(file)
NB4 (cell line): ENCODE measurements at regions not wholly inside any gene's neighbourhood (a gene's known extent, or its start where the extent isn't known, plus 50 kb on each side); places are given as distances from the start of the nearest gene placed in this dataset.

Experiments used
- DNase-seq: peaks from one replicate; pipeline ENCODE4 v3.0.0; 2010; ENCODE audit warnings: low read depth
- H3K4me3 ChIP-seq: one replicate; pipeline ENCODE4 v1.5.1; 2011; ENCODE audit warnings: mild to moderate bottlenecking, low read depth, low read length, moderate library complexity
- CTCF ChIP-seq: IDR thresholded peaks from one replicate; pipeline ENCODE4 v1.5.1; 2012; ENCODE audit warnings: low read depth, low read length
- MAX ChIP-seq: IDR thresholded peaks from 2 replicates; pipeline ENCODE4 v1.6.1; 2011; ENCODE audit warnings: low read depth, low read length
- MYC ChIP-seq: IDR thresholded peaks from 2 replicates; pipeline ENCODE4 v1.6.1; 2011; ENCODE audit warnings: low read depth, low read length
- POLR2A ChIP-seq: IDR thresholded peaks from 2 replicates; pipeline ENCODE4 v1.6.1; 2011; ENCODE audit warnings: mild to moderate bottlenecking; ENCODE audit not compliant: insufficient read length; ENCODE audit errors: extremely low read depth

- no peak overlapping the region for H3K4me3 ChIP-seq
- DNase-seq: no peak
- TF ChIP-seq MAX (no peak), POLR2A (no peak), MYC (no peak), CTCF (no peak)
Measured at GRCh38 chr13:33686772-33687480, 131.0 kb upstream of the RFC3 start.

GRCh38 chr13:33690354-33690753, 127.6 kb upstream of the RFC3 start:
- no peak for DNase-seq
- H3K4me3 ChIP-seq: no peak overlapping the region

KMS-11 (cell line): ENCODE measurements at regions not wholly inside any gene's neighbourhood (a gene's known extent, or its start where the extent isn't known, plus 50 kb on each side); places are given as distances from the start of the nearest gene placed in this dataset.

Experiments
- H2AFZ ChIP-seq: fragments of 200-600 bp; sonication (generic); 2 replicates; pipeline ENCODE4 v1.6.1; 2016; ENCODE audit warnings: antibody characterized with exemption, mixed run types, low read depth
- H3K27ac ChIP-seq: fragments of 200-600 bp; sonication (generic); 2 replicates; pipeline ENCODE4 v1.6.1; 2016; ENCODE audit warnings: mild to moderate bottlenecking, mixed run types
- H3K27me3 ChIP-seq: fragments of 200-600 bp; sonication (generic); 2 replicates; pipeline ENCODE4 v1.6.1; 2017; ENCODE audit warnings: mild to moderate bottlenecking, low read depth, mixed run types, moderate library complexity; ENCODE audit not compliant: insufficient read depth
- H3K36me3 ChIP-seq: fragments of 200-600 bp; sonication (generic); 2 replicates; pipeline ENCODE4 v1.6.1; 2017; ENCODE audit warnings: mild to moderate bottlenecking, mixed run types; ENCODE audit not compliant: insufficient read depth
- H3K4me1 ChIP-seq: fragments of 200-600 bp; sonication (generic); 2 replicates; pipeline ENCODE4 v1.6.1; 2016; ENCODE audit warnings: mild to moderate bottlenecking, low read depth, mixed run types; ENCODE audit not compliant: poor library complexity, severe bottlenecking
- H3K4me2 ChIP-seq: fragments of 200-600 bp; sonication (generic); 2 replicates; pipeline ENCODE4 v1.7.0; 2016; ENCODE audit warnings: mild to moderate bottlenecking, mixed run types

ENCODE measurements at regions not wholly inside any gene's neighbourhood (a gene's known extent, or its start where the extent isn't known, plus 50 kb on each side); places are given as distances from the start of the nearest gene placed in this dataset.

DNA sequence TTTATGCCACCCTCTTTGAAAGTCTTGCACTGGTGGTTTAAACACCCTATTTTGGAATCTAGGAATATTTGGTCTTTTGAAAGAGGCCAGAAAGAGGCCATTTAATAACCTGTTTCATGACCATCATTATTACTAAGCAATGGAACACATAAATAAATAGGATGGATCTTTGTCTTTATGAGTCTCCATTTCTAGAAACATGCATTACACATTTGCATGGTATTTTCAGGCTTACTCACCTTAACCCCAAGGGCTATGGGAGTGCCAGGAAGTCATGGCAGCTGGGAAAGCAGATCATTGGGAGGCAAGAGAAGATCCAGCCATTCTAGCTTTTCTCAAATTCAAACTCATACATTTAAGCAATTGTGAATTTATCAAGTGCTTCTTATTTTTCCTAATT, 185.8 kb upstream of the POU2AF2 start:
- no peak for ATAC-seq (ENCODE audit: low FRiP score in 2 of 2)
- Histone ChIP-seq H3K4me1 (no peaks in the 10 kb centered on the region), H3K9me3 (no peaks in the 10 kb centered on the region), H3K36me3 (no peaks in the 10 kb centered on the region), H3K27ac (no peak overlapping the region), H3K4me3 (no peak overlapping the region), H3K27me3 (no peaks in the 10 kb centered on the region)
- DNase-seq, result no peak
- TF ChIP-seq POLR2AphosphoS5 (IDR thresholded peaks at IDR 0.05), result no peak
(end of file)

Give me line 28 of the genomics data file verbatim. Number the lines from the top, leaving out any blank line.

- DNase-seq, result no peak